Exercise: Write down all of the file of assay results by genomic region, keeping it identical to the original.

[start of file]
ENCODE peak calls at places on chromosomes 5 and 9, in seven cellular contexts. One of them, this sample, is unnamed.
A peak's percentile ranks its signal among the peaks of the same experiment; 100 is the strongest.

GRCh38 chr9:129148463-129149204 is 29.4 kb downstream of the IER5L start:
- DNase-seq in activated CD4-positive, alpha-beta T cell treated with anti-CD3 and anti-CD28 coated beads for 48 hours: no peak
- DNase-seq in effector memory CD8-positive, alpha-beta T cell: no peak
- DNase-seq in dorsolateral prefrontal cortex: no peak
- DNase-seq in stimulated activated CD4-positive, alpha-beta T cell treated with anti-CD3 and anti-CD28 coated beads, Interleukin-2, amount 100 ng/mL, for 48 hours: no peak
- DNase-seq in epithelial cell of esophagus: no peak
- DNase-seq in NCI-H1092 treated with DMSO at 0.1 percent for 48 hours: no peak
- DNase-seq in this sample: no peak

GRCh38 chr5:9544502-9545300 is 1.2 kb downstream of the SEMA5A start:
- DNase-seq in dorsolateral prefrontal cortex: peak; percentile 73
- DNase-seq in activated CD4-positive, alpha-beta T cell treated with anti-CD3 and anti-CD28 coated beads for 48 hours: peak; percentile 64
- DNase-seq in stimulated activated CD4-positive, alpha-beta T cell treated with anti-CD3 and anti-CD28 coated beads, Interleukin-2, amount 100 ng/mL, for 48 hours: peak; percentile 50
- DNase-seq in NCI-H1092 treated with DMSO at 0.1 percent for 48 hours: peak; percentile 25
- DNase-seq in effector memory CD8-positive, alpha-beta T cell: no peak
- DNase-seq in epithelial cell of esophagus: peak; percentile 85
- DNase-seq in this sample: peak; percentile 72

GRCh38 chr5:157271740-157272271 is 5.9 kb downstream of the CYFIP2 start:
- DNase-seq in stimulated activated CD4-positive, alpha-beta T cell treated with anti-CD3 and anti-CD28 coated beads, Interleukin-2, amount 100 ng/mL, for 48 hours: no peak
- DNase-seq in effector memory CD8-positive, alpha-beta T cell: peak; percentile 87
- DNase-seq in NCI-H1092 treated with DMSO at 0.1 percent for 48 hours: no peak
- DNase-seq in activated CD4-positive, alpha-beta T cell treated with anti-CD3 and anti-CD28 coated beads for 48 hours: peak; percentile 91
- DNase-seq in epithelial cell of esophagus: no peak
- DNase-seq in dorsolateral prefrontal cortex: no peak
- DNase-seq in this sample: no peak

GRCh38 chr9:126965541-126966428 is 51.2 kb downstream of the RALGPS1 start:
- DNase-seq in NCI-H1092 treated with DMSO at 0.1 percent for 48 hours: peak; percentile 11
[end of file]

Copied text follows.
ENCODE peak calls at places on chromosomes 5 and 9, in seven cellular contexts. One of them, this sample, is unnamed.
A peak's percentile ranks its signal among the peaks of the same experiment; 100 is the strongest.

GRCh38 chr9:129148463-129149204 is 29.4 kb downstream of the IER5L start:
- DNase-seq in activated CD4-positive, alpha-beta T cell treated with anti-CD3 and anti-CD28 coated beads for 48 hours: no peak
- DNase-seq in effector memory CD8-positive, alpha-beta T cell: no peak
- DNase-seq in dorsolateral prefrontal cortex: no peak
- DNase-seq in stimulated activated CD4-positive, alpha-beta T cell treated with anti-CD3 and anti-CD28 coated beads, Interleukin-2, amount 100 ng/mL, for 48 hours: no peak
- DNase-seq in epithelial cell of esophagus: no peak
- DNase-seq in NCI-H1092 treated with DMSO at 0.1 percent for 48 hours: no peak
- DNase-seq in this sample: no peak

GRCh38 chr5:9544502-9545300 is 1.2 kb downstream of the SEMA5A start:
- DNase-seq in dorsolateral prefrontal cortex: peak; percentile 73
- DNase-seq in activated CD4-positive, alpha-beta T cell treated with anti-CD3 and anti-CD28 coated beads for 48 hours: peak; percentile 64
- DNase-seq in stimulated activated CD4-positive, alpha-beta T cell treated with anti-CD3 and anti-CD28 coated beads, Interleukin-2, amount 100 ng/mL, for 48 hours: peak; percentile 50
- DNase-seq in NCI-H1092 treated with DMSO at 0.1 percent for 48 hours: peak; percentile 25
- DNase-seq in effector memory CD8-positive, alpha-beta T cell: no peak
- DNase-seq in epithelial cell of esophagus: peak; percentile 85
- DNase-seq in this sample: peak; percentile 72

GRCh38 chr5:157271740-157272271 is 5.9 kb downstream of the CYFIP2 start:
- DNase-seq in stimulated activated CD4-positive, alpha-beta T cell treated with anti-CD3 and anti-CD28 coated beads, Interleukin-2, amount 100 ng/mL, for 48 hours: no peak
- DNase-seq in effector memory CD8-positive, alpha-beta T cell: peak; percentile 87
- DNase-seq in NCI-H1092 treated with DMSO at 0.1 percent for 48 hours: no peak
- DNase-seq in activated CD4-positive, alpha-beta T cell treated with anti-CD3 and anti-CD28 coated beads for 48 hours: peak; percentile 91
- DNase-seq in epithelial cell of esophagus: no peak
- DNase-seq in dorsolateral prefrontal cortex: no peak
- DNase-seq in this sample: no peak

GRCh38 chr9:126965541-126966428 is 51.2 kb downstream of the RALGPS1 start:
- DNase-seq in NCI-H1092 treated with DMSO at 0.1 percent for 48 hours: peak; percentile 11